*The 1982 Mitcham and Morden by election was a complicated affair. It was a Labour seat in 1979 but its MP Bruce Douglas-Mann defected to the SDP in 1982 and resigned to fight a by election under his new party banner (like Douglas Carswell and Mark Reckless did in 2014). But unlike those two he was unsuccessful and the seat was gained by the Conservatives. Whether it should as a Conservative gain from Labour or the SDP is debatable but it is the last occasion a UK governing party gained a seat at a by election. 

Theresa May (or may not) win the next election

Tomorrow the UK will have a new Prime Minister. Theresa May will be the country’s second female Prime Minister and the thirteenth Prime Minister of the reign of current Queen Elizabeth (hope she is not superstitious). May of course has become Prime Minister without winning a General Election. Surprisingly May is the seventh post war Prime Minister to gain power without winning a General Election. Labour and the Lib Dems predictably have called for a General Election but there is no obligation for a Prime Minister appointed in the circumstances that May has been appointed to call a General Election and in any case the Fixed Term Parliaments Act – which the Lib Dems supported!- means there cannot be an election unless two thirds of MPs vote in favour of it which means both Labour and Conservative MPs would have to back an election which is highly unlikely.

So it looks like the next UK General Election will be held as planned on May 7th 2020. But will Theresa May get her own mandate then? UK politics is totally unpredictable at the moment so it is impossible to say. So I thought I would look at the other six people who became Prime Minister without winning a General Election. Did they go on to win their own mandate at the next election? Let’s just say the omens for Theresa May are very mixed.

The first man to become Prime Minister without winning a General Election was Sir Anthony Eden who succeeded Sir Winston Churchill in 1955. He is the only Prime Minister of the six who called a “snap” General Election after becoming Prime Minister*. He became Prime Minister in April 1955 and the election was on May 26th. The Conservative majority increased from 17 to 60. Eden’s honeymoon did not last long however and the ill fated Anglo-French invasion of Suez in 1956 led to his resignation on 10th January 1957.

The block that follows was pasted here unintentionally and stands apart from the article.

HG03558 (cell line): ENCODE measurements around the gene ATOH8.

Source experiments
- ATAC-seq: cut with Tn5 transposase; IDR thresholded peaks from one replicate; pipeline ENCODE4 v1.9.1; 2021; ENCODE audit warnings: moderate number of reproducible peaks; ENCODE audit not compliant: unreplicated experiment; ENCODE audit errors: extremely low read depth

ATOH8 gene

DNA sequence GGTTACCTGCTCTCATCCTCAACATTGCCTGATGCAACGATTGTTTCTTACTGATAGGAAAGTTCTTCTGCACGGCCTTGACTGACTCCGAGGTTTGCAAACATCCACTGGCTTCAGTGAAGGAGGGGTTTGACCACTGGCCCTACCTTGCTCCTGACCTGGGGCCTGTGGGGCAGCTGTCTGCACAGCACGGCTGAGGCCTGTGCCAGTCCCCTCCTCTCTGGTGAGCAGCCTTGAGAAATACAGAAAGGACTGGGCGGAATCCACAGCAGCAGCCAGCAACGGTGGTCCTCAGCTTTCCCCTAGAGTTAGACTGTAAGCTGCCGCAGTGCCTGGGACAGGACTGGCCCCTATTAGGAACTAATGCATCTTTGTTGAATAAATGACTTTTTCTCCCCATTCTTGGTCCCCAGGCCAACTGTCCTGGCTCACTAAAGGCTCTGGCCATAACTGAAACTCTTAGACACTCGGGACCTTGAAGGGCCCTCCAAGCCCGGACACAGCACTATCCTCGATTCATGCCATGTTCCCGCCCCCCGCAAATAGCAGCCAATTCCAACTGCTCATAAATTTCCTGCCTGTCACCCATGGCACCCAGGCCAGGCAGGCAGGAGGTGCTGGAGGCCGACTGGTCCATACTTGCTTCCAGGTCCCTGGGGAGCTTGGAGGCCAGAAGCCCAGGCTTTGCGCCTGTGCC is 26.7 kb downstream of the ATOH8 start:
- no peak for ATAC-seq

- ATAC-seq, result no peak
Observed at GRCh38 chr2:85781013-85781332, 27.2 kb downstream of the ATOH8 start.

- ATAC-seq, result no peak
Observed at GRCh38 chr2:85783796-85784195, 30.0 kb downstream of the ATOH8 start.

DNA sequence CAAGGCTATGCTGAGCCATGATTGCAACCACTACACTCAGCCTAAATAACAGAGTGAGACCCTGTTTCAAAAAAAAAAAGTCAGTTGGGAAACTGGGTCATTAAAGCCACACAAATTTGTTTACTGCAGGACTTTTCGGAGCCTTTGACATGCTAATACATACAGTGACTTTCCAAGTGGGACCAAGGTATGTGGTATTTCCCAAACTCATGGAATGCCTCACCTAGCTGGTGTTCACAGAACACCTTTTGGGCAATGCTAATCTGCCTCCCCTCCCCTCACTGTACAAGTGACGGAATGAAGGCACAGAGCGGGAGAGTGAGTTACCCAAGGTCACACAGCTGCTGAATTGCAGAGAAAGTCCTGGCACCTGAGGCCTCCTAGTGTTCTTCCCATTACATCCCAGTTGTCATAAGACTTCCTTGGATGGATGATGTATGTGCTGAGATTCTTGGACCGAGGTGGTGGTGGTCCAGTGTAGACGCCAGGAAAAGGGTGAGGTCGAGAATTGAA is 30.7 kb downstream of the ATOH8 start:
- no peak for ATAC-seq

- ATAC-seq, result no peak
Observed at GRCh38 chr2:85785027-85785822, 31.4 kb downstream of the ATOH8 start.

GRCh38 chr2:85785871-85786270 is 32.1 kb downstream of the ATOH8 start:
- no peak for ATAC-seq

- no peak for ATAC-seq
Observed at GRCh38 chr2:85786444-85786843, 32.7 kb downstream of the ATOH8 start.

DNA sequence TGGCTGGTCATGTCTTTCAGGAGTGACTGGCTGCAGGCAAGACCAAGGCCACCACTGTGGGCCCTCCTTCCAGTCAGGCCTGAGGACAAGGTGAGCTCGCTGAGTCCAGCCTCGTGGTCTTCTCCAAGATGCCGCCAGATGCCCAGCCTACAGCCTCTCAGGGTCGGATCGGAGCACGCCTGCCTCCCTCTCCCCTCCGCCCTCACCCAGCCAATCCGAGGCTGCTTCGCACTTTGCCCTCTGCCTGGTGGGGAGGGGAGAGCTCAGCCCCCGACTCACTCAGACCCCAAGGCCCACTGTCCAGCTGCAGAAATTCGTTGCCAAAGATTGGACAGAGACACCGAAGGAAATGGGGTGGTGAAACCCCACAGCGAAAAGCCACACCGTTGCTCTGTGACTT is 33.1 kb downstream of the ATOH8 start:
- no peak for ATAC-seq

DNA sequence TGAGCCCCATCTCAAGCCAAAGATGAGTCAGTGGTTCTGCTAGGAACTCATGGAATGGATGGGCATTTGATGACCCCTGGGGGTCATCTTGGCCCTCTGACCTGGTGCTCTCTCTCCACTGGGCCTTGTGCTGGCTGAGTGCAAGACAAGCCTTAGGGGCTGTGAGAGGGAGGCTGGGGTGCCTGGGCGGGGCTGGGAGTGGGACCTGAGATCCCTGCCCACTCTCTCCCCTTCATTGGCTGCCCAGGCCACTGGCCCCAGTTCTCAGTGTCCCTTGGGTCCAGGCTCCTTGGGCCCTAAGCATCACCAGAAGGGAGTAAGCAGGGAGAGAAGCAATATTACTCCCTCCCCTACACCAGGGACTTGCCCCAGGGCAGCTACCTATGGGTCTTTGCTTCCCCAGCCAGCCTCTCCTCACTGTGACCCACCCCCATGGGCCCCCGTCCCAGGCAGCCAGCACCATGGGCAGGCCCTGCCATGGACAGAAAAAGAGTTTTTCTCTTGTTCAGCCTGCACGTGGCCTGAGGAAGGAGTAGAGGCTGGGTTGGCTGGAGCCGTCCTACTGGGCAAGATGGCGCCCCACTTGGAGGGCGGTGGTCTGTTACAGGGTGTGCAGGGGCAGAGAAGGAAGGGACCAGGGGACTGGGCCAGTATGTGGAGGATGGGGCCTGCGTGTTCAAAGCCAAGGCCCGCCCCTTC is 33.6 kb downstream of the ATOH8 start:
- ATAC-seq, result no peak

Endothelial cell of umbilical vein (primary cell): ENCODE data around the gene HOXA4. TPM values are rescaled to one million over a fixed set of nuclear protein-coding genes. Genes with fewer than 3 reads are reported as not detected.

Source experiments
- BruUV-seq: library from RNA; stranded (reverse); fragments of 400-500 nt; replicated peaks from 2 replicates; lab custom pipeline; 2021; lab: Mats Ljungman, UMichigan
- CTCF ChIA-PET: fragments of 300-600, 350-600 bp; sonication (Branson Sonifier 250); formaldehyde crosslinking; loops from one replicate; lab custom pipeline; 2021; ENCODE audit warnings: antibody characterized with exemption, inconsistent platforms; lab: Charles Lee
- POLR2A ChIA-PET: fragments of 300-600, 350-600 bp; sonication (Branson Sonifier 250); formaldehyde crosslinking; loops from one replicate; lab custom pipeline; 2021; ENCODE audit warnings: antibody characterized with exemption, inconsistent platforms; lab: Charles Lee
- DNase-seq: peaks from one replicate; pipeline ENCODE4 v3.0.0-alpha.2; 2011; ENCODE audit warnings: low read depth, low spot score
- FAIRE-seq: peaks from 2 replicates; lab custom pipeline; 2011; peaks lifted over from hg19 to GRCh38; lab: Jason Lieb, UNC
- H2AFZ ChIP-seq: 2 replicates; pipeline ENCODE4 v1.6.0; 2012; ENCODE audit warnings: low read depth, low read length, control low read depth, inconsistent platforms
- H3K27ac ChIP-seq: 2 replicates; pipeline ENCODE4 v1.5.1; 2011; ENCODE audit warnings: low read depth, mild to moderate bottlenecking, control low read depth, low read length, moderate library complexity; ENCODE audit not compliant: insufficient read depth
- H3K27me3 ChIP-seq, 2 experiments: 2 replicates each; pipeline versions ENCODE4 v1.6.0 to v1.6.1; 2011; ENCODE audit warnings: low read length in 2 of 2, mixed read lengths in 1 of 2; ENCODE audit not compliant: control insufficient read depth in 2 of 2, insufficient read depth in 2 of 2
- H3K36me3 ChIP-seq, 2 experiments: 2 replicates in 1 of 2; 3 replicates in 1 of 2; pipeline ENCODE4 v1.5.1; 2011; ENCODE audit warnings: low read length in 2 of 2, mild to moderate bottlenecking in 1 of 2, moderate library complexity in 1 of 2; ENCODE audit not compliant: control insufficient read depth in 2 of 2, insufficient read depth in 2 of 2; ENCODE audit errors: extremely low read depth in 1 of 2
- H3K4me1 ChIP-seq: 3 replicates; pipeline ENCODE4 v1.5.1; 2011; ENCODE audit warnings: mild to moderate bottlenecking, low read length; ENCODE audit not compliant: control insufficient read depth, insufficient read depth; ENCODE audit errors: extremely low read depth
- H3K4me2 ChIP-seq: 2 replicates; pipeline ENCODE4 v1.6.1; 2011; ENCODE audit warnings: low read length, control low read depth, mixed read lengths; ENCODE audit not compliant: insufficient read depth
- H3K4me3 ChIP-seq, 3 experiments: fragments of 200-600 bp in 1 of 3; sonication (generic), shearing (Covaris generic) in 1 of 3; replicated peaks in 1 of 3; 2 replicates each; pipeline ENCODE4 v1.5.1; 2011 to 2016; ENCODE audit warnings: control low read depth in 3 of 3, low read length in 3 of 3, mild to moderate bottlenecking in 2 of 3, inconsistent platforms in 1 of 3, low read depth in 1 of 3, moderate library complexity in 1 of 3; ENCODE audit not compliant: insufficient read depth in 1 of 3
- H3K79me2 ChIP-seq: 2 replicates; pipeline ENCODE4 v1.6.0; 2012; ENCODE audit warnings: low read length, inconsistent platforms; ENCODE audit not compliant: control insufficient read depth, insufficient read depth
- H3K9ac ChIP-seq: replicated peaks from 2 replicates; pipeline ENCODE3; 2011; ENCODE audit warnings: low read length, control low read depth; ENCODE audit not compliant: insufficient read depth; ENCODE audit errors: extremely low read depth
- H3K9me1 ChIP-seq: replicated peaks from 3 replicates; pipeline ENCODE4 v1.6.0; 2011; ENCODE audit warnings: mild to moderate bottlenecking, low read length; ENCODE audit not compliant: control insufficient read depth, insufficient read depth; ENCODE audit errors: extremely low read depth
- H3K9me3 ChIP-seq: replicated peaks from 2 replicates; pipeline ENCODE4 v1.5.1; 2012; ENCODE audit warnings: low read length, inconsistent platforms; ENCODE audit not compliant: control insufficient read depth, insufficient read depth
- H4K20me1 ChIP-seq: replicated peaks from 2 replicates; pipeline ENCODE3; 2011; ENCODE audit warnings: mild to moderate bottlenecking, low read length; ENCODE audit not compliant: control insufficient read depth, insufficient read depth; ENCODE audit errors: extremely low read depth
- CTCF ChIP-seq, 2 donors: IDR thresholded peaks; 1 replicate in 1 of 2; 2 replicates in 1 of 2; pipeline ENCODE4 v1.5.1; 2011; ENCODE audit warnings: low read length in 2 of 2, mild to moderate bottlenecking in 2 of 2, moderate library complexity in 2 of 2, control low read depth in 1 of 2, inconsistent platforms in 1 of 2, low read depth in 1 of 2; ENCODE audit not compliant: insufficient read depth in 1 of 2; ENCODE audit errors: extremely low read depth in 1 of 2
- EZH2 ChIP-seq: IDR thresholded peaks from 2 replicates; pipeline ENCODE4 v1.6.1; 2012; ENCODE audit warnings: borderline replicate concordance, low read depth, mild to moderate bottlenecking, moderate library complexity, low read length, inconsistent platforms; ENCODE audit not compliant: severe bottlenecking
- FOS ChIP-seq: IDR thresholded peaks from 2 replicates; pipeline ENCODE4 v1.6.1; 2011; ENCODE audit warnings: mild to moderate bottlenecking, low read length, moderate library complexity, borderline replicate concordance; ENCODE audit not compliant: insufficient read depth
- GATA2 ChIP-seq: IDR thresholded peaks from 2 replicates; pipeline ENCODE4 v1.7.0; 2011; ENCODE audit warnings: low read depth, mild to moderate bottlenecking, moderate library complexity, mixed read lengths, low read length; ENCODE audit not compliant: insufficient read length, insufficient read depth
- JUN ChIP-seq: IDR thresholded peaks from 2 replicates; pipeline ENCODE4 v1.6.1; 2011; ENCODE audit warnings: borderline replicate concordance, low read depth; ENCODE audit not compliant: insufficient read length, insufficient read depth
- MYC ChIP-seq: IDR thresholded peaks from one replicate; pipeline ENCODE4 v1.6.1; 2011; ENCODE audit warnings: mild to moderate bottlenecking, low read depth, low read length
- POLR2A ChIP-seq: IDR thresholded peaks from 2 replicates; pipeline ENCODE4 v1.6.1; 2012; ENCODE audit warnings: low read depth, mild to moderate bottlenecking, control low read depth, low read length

He was succeeded by Harold Macmillan who unlike Eden did not go to the country immediately. Instead he waited until October 1959 when on the slogan “You’ve never had it so good” the Conservatives further increased their majority to 100. But Macmillan like Churchill and Eden did not complete his term. The infamous Profuno affair when the Secretary of State for War** John Profuno admitted lying to Parliament when he said he had not had an affair with a prostitute when in fact he had. The scandal nearly brought down the government and Macmillan resigned due to ill health.

He was succeeded by Sir Alec Douglas-Home. Now this was weird. First of all he was elected by nobody as in those days the Conservative leader “emerged” rather than being elected. Secondly Home was not even an MP at the time. He was a hereditary peer a member of the House of Lords with the title of the 14th Earl of Home. He had to win a by election in the safe Conservative seat of Kinross and West Perthshire to get into the House of Commons since the Prime Minister has to be an MP. In an era dominated by young pop groups like the Beatles and the Rolling Stones having an Earl as Prime Minister was seen as an “elegant anachronism”.  Labour won the 1964 General Election but only by a majority of four seats. The Nuffield study of the election (page 146) said “When all was over, some Conservatives were willing to say privately that Sir Alec Douglas-Home cost them the election”. Since the Conservatives still nearly won the election it is quite possible that a leader more in touch with sixties Britain might have won. But they still lost and Home is the shortest serving UK Prime Minister since the war at just less than a year.

The next man to become Prime Minister without winning a General Election was James Callaghan in 1976. He inherited a government with no majority and an economic mess but had he gone to the country in October 1978 he might have won. But he delayed the decision and the infamous winter of discontent in 1978-79 when the dead went unburied and the rubbish went uncollected turned the country against Labour and although Callaghan was more popular than Conservative leader Margaret Thatcher the Conservatives won a majority of 43. His decision not to call an election in 1978 was a dreadful mistake. Had he done so Margaret Thatcher could have been a footnote in history instead of a three time election winner.